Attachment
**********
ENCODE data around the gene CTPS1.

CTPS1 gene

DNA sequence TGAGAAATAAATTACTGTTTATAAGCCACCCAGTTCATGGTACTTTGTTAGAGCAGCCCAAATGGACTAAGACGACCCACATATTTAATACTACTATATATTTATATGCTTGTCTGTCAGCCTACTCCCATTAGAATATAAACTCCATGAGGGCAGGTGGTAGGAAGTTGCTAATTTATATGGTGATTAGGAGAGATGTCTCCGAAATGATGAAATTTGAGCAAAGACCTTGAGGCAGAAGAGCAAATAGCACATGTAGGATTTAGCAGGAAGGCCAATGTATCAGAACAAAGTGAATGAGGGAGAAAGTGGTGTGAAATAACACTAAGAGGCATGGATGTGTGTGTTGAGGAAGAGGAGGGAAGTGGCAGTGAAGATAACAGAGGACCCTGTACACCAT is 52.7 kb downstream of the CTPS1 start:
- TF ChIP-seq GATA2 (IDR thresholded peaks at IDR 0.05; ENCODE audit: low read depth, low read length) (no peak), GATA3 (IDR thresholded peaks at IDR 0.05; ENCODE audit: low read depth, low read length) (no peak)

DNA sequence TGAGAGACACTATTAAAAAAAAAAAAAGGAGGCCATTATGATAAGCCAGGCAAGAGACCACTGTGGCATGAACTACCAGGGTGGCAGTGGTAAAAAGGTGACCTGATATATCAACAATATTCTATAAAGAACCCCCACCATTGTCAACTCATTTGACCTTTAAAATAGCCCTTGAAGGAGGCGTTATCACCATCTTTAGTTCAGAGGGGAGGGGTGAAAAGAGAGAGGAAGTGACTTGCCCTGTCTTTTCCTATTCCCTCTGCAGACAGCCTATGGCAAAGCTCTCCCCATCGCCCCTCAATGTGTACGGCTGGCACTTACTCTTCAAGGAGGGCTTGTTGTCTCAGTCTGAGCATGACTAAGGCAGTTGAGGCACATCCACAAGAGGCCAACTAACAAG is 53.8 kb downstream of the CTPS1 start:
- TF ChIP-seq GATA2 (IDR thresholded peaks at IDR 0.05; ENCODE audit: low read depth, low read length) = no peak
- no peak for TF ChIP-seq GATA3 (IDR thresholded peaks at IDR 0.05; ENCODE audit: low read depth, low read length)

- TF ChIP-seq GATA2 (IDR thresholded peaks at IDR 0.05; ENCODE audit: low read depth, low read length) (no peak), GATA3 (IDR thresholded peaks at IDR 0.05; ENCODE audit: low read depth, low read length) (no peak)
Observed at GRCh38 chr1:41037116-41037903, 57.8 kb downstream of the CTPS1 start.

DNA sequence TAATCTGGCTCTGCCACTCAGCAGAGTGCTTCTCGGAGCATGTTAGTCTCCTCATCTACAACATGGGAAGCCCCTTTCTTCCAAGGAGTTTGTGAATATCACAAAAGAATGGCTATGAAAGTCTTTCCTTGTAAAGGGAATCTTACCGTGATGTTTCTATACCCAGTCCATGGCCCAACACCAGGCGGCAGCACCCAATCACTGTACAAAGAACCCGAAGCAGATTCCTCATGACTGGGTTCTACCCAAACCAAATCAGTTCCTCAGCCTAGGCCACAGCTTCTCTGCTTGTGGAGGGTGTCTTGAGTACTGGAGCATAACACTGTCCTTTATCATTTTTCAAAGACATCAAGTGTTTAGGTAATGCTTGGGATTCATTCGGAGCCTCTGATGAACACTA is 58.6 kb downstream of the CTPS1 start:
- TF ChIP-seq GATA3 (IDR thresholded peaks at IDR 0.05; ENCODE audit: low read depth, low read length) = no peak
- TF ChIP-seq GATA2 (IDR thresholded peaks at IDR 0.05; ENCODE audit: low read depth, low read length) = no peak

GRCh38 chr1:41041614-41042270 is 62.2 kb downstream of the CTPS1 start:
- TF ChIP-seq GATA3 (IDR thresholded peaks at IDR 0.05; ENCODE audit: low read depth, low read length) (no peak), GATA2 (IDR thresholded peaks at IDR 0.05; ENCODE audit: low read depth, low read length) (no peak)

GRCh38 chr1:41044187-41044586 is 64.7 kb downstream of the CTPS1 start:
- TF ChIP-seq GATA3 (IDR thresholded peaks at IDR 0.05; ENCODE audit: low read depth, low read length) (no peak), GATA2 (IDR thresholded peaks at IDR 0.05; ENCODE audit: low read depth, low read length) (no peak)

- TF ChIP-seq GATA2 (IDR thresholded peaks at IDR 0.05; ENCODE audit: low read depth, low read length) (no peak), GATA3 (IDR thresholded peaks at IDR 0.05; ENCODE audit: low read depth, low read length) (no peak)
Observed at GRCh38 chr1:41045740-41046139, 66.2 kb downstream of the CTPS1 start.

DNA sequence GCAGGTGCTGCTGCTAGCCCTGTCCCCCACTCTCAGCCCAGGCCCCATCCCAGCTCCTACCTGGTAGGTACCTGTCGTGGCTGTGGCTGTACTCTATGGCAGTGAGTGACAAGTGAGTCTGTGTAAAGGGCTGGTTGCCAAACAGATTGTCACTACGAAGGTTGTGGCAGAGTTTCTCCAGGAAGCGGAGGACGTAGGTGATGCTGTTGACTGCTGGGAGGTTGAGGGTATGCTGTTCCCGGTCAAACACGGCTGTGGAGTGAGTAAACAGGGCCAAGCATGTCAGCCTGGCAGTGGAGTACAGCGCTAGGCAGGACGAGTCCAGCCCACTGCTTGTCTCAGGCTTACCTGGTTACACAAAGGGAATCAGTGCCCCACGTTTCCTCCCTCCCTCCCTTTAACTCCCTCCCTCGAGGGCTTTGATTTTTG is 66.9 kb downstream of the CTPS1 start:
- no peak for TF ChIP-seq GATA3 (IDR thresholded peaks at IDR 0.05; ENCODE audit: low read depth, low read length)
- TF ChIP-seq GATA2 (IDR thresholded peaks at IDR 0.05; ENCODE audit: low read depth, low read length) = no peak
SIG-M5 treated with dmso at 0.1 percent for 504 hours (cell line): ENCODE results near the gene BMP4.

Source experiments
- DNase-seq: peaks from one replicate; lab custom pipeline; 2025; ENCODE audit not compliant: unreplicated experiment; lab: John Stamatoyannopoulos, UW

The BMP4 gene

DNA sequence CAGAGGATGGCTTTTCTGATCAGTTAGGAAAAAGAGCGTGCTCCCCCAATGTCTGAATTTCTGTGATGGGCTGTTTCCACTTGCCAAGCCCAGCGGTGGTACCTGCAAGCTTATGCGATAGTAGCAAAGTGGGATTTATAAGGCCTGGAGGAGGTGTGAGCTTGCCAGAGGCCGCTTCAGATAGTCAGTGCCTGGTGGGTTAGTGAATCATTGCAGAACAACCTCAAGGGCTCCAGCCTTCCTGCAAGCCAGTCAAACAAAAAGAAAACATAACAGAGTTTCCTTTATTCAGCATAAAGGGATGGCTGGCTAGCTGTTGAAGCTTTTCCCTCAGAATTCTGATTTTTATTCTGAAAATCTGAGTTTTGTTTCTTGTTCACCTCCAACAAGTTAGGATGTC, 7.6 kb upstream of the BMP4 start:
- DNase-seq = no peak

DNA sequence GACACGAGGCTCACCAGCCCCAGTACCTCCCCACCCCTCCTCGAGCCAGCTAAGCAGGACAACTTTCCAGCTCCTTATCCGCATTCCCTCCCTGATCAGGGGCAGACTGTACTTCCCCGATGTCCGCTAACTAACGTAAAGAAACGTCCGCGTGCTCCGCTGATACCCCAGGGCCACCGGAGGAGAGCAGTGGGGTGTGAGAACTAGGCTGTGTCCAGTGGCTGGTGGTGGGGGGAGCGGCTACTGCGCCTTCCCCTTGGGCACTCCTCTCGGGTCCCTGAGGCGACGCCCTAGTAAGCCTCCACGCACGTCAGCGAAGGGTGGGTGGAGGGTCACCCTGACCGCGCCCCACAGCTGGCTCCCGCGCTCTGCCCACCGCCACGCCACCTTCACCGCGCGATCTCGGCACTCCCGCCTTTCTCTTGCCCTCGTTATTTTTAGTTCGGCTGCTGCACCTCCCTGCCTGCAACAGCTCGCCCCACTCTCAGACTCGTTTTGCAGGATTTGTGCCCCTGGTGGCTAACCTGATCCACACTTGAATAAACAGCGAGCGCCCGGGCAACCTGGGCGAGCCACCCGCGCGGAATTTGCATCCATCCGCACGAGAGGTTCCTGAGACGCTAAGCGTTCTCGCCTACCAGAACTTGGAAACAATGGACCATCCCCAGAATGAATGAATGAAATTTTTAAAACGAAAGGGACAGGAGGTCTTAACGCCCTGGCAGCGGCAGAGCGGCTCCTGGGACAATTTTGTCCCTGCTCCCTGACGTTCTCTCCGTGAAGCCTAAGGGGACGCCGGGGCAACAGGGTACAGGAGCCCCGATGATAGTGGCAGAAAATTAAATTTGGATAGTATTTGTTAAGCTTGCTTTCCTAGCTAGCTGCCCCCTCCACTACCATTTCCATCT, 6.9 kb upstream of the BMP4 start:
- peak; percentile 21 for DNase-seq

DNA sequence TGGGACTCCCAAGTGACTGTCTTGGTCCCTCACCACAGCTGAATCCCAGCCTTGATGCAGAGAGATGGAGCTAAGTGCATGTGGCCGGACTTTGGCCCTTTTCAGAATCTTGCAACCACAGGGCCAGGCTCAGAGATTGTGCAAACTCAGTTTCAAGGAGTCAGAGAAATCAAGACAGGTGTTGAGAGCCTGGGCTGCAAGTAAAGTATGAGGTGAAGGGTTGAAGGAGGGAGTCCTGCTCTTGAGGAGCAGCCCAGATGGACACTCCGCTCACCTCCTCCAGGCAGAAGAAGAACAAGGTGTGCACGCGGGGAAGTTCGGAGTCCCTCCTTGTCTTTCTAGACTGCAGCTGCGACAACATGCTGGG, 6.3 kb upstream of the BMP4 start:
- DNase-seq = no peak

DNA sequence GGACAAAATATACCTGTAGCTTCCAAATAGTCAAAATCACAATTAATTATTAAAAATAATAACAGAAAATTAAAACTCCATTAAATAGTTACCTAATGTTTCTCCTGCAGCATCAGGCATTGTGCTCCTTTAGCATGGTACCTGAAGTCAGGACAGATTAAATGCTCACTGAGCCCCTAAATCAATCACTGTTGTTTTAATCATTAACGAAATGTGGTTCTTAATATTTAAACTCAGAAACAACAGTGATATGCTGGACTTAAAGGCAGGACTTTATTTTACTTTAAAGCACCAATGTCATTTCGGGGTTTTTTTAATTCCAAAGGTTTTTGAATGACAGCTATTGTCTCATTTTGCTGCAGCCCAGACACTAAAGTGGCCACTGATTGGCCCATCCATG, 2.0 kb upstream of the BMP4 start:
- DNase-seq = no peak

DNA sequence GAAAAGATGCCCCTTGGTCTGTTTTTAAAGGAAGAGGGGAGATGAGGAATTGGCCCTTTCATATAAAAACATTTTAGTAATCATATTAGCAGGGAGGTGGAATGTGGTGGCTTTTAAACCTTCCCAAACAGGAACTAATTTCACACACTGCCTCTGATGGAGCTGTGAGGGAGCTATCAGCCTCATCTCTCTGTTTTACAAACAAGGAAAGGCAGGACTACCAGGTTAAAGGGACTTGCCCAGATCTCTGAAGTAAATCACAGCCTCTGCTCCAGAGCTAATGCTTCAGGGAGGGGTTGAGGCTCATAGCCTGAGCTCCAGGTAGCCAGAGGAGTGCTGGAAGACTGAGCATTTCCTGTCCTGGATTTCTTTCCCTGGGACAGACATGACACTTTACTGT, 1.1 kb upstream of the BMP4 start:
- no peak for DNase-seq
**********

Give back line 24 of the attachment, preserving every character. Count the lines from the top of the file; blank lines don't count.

- DNase-seq: peaks from one replicate; lab custom pipeline; 2025; ENCODE audit not compliant: unreplicated experiment; lab: John Stamatoyannopoulos, UW